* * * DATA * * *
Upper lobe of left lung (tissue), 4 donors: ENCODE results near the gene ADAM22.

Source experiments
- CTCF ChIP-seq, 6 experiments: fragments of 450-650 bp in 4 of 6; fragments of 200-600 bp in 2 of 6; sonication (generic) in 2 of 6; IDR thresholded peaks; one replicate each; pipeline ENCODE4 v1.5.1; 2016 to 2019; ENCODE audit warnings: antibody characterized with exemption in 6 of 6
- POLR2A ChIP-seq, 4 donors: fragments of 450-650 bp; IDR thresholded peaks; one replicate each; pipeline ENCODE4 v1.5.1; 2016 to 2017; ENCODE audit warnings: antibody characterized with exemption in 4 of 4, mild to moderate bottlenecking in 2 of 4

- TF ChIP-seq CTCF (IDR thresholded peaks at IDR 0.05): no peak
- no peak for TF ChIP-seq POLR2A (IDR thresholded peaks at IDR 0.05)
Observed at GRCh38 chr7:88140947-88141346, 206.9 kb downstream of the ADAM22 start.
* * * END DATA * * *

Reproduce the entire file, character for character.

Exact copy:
Upper lobe of left lung (tissue), 4 donors: ENCODE results near the gene ADAM22.

Source experiments
- CTCF ChIP-seq, 6 experiments: fragments of 450-650 bp in 4 of 6; fragments of 200-600 bp in 2 of 6; sonication (generic) in 2 of 6; IDR thresholded peaks; one replicate each; pipeline ENCODE4 v1.5.1; 2016 to 2019; ENCODE audit warnings: antibody characterized with exemption in 6 of 6
- POLR2A ChIP-seq, 4 donors: fragments of 450-650 bp; IDR thresholded peaks; one replicate each; pipeline ENCODE4 v1.5.1; 2016 to 2017; ENCODE audit warnings: antibody characterized with exemption in 4 of 4, mild to moderate bottlenecking in 2 of 4

- TF ChIP-seq CTCF (IDR thresholded peaks at IDR 0.05): no peak
- no peak for TF ChIP-seq POLR2A (IDR thresholded peaks at IDR 0.05)
Observed at GRCh38 chr7:88140947-88141346, 206.9 kb downstream of the ADAM22 start.